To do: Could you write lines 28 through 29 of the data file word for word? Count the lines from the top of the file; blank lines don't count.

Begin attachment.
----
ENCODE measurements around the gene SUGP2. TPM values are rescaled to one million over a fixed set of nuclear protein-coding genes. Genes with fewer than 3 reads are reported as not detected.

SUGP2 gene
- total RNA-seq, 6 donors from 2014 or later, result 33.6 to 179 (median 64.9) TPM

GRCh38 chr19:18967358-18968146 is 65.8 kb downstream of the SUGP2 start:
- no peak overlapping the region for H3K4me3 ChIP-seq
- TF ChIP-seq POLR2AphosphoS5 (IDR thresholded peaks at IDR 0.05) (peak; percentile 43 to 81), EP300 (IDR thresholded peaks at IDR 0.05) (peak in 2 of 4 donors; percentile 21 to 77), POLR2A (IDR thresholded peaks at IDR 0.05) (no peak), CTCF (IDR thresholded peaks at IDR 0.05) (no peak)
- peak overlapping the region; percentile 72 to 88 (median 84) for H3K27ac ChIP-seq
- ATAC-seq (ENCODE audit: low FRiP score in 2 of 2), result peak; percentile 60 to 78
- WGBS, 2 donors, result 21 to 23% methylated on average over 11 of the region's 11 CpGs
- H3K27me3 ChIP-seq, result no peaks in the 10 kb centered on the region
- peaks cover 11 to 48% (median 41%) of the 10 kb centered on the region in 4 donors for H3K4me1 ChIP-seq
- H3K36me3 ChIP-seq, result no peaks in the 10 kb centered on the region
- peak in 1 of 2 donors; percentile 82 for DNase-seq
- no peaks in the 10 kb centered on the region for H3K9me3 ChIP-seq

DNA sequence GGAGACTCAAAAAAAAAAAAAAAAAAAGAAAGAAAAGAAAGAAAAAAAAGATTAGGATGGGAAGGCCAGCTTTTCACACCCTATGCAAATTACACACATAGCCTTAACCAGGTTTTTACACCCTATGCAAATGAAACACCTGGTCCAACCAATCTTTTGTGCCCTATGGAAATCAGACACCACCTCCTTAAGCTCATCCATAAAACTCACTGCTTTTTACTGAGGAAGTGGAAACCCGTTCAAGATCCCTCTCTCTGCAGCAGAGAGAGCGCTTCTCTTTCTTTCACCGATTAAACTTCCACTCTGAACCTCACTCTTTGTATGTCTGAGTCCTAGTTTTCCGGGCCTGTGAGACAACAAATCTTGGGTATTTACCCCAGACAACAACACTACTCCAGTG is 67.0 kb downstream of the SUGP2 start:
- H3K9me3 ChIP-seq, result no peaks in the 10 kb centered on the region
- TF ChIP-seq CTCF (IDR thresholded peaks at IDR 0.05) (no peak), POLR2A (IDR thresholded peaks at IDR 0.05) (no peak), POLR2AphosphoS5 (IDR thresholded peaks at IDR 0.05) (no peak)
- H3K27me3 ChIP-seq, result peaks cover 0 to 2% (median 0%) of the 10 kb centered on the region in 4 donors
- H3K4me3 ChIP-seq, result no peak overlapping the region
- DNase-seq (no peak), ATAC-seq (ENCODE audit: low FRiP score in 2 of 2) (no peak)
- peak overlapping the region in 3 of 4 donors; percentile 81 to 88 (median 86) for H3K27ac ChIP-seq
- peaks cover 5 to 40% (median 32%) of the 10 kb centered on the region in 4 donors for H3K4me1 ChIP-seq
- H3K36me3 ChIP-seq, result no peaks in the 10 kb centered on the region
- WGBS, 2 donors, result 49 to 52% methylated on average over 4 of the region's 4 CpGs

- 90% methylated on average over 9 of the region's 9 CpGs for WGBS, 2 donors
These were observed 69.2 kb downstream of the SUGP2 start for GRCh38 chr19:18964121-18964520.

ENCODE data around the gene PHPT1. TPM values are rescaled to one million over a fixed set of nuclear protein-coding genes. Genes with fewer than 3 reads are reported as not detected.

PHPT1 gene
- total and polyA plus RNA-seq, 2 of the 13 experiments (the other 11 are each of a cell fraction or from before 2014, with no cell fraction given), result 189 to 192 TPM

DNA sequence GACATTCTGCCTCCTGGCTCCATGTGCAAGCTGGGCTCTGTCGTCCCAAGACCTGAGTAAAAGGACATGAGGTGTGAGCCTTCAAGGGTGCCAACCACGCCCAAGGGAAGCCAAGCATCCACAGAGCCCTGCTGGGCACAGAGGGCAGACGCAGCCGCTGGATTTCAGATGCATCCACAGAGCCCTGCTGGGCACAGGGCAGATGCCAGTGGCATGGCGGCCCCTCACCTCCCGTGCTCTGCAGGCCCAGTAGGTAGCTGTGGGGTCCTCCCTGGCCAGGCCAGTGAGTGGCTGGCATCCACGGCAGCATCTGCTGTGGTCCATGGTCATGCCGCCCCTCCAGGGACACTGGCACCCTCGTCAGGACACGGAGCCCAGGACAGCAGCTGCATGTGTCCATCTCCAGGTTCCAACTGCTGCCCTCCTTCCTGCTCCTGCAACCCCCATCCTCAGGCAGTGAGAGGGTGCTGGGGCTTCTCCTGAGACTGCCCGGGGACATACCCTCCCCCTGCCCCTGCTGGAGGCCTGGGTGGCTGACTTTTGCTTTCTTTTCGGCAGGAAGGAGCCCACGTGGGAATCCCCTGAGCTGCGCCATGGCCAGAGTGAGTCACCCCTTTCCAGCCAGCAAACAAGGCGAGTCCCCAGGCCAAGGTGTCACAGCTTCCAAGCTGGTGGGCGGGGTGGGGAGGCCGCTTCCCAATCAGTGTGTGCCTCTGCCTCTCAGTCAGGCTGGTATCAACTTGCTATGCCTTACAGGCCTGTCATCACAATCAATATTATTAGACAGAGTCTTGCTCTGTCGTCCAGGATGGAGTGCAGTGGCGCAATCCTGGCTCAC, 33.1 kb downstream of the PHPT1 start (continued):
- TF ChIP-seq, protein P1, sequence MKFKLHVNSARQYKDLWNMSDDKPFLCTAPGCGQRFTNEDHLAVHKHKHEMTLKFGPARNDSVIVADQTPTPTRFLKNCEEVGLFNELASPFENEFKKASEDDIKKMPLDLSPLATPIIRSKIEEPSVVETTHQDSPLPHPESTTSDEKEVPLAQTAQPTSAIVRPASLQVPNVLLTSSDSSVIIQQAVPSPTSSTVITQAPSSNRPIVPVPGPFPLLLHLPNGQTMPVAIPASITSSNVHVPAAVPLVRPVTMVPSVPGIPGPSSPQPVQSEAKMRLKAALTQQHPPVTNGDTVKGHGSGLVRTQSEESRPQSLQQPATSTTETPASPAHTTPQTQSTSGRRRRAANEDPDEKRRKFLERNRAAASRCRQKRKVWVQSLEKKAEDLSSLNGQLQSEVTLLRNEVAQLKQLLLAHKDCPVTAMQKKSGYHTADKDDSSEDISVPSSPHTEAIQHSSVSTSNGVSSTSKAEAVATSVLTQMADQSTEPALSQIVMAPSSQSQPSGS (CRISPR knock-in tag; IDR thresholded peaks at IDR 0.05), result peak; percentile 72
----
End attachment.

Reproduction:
PHPT1 gene
- total and polyA plus RNA-seq, 2 of the 13 experiments (the other 11 are each of a cell fraction or from before 2014, with no cell fraction given), result 189 to 192 TPM